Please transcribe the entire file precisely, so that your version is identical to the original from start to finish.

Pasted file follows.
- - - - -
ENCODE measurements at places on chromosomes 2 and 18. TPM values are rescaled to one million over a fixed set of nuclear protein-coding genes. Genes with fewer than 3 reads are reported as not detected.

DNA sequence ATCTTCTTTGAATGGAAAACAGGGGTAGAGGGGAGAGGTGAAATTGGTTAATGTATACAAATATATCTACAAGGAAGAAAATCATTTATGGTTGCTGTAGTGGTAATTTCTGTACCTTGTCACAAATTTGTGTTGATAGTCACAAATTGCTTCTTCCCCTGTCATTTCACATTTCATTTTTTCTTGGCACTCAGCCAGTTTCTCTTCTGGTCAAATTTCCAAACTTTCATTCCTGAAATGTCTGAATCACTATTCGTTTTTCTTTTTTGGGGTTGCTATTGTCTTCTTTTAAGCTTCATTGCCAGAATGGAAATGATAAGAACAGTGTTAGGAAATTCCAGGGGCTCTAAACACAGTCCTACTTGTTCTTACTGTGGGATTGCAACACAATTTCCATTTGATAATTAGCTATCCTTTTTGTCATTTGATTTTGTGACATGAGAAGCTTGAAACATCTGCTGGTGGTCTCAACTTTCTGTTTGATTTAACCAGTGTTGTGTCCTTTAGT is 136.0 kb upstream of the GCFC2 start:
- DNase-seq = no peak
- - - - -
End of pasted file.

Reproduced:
ENCODE measurements at places on chromosomes 2 and 18. TPM values are rescaled to one million over a fixed set of nuclear protein-coding genes. Genes with fewer than 3 reads are reported as not detected.

DNA sequence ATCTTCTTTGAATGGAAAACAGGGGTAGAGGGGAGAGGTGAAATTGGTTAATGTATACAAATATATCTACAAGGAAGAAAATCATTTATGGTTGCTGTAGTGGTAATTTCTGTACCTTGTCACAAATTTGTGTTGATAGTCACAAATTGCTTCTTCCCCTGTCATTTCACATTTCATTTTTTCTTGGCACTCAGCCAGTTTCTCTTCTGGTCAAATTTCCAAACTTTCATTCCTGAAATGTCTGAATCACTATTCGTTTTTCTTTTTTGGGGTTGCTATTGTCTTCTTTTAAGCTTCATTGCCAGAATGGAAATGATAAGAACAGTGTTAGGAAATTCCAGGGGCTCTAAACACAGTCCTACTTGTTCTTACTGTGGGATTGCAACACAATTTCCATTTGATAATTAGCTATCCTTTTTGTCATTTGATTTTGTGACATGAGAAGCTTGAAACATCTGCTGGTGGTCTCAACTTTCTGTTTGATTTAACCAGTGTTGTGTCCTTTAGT is 136.0 kb upstream of the GCFC2 start:
- DNase-seq = no peak